“Incense & Peppermints” scene in Austin Powers? The sort of private parties that The Young Executives played included the likes of Andy Warhol, Liza Minelli and The Rolling Stones. Boogie Nights: Several chapters “disclothes” lascivious liaisons and swinger shenanigans. This spiral of sex, money and music is seemingly the definition of patronship in the ‘70s with attractive and talented women being sponsored by millionaires, in turn offering their spoils as commissions for art, in exchange for sex. Fame: By the time he got to college he was winning a Grammy for his contributions to the musical Godspell; he performed in the original band off-Broadway and on Broadway for 800 performances.
The definition of success is an important theme in Jesse’s self-evaluation and the most informative of our interview. We got into an amazing conversation about Brian Epstein brilliantly marketing The Beatles by exploiting the laws of supply and demand through his own chain of record store. According to Cutler the price of fame is often literally a money sign: “You make a product, you package it and you sell it. You want to know the price of fame? The price of fame is a lot!” Cutler says his dad, who managed The Young Executives, was a brilliant promoter and had to be to get the band calls from a national television show. But what was the key? Says Cutler, “Good looks, charisma, magnetism and he had a gimmick backed up by capital.”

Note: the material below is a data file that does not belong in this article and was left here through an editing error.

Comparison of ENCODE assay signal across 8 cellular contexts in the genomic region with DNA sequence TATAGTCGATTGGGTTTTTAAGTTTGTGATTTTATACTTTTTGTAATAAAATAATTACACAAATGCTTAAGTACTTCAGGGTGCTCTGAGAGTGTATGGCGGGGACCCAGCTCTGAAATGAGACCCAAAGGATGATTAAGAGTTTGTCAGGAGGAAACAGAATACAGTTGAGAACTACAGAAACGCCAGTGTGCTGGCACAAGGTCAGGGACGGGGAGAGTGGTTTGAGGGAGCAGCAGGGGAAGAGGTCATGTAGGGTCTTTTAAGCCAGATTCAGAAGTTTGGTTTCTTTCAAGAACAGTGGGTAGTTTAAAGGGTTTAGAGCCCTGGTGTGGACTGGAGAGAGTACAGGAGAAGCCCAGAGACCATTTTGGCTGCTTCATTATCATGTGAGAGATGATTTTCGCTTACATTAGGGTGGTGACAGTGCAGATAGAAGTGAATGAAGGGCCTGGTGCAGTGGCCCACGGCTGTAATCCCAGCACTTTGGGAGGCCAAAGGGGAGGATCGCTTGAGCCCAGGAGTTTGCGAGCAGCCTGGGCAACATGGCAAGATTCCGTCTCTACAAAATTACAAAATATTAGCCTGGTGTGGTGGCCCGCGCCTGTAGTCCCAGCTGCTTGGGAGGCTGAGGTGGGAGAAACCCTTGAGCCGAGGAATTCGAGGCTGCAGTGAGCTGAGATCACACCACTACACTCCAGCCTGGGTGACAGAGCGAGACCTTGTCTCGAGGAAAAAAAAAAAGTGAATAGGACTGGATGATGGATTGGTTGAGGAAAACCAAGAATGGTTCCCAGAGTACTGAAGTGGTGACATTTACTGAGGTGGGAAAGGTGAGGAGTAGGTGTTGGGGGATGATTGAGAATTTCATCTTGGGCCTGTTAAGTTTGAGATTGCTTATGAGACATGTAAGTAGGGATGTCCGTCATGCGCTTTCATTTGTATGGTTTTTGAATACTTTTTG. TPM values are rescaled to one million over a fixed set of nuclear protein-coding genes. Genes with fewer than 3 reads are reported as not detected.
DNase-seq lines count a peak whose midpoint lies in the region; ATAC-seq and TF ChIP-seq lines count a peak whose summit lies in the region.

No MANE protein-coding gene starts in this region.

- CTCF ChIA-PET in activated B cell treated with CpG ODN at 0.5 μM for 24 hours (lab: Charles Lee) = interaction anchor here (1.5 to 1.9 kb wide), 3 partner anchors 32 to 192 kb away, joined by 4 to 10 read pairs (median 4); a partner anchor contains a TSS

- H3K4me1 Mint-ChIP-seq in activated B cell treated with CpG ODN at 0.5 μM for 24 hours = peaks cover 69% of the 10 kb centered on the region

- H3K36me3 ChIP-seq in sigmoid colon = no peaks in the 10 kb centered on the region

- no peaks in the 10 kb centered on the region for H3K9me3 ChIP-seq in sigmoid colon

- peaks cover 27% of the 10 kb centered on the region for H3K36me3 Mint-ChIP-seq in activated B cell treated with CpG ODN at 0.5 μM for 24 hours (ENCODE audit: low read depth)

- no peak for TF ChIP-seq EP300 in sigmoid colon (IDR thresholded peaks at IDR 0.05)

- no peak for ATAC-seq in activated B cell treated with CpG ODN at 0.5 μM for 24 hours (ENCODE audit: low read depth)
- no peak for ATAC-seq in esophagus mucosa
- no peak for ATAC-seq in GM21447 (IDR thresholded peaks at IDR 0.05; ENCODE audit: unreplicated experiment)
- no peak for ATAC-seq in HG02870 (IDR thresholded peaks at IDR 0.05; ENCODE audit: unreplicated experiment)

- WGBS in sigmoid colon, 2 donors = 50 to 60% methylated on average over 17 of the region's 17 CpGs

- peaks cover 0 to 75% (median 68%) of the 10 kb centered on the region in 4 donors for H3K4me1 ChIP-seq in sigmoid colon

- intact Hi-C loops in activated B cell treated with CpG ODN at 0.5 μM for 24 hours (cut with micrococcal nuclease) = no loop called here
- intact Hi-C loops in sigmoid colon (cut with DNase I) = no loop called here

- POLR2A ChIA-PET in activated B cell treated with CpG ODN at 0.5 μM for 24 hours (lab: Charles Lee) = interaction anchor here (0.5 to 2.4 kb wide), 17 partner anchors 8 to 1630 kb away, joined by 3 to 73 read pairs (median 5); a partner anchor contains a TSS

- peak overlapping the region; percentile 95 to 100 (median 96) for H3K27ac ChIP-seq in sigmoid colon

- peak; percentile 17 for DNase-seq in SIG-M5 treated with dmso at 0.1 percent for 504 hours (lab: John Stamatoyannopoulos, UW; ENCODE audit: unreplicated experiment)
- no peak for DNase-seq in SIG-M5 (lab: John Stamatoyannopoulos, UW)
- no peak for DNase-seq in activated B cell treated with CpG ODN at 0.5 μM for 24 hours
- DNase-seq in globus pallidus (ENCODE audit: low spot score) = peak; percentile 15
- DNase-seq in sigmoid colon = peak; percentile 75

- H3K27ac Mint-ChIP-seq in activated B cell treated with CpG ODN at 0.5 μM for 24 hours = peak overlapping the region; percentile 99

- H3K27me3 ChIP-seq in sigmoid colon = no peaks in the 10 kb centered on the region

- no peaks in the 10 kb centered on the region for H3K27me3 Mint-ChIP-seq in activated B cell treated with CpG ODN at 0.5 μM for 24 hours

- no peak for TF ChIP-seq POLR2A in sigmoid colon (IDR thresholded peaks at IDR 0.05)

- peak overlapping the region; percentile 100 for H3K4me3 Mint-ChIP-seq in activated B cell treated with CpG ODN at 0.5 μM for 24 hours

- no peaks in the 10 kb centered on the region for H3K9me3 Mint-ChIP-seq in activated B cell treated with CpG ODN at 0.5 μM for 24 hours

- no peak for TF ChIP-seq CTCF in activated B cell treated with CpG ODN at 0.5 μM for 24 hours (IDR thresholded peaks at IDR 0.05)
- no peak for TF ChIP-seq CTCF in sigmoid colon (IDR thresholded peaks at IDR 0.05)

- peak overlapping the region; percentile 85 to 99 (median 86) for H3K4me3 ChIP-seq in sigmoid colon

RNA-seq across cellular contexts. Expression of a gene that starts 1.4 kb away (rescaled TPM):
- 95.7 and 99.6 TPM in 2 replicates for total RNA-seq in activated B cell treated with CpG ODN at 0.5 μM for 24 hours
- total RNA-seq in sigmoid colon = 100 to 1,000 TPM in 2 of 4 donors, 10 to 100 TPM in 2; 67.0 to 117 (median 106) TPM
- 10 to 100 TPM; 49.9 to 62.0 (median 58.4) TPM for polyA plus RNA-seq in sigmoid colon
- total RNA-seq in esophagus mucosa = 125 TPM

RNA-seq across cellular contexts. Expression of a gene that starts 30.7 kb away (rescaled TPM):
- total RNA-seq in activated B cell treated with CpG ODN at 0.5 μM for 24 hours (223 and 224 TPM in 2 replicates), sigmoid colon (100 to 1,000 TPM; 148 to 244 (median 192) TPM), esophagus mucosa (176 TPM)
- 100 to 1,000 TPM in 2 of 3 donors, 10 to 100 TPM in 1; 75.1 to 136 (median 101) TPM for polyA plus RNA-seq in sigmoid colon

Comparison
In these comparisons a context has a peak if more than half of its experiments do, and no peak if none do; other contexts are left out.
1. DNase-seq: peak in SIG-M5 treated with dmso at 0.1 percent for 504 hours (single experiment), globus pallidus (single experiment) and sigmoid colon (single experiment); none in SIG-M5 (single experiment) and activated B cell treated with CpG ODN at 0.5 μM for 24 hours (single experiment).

To be successful in a fickle marketplace one can not survive by measuring self worth against the standards of others. According to Cutler to become a successful musician one must, “[remain] focused and intent on reaching [your] goal, and with a little bit of luck and a lot of hard work, [it will happen.]…[G]ood luck cannot exist by itself but rather it is the result of when preparation meets opportunity.” (Starlust, Cutler, p. 213) Conversely it is the fear of success that can often lead to self-destruction. In Jesse’s circumstance it came down to the semantics of compromise and team work: “(I was) very stupid to let my youth’s untempered ego clearly get in the way of letting the thing that I most wanted to happen not happen, or at least in the right way. I have often wondered how my own demons, the ones that said that I wasn’t good enough to be famous, got in the way and made me sabotage myself- even when it didn’t look like I was the one doing it.” (Starlust, Cutler, p. 215)